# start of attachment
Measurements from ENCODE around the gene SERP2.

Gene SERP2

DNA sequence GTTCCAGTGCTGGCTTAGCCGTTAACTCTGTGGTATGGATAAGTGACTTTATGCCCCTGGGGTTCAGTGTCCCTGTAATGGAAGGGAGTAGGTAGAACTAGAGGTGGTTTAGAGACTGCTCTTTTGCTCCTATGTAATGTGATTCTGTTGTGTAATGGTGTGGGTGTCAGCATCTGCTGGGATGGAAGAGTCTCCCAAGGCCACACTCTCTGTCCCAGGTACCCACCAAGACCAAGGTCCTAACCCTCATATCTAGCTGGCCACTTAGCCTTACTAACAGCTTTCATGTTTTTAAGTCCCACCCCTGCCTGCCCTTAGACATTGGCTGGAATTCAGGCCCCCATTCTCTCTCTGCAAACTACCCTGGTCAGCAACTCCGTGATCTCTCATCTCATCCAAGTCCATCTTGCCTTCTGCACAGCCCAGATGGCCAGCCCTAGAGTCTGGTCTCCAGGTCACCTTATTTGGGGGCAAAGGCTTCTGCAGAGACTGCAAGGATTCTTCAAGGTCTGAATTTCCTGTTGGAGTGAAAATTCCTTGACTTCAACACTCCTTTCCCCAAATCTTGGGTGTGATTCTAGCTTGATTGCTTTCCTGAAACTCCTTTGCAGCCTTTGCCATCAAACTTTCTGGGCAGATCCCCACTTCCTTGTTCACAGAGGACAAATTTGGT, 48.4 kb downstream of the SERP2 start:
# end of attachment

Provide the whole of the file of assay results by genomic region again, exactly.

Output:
Measurements from ENCODE around the gene SERP2.

Gene SERP2

DNA sequence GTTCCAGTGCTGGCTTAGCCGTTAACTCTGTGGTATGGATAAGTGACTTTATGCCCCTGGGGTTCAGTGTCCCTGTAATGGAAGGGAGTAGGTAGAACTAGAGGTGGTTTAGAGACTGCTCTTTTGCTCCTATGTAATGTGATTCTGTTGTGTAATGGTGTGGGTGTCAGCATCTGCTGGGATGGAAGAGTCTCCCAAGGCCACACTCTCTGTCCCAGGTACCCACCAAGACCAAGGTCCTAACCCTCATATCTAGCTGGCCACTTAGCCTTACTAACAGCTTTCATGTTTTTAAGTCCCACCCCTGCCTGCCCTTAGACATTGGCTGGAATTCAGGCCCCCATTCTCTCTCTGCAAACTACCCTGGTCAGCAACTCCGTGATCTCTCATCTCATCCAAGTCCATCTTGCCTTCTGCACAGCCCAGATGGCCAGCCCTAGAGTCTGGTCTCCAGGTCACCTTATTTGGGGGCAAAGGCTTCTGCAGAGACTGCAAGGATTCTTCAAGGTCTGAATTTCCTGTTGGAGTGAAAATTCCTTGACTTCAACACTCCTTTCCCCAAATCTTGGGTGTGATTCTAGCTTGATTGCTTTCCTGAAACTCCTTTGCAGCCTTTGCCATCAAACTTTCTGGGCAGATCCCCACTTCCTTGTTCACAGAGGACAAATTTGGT, 48.4 kb downstream of the SERP2 start: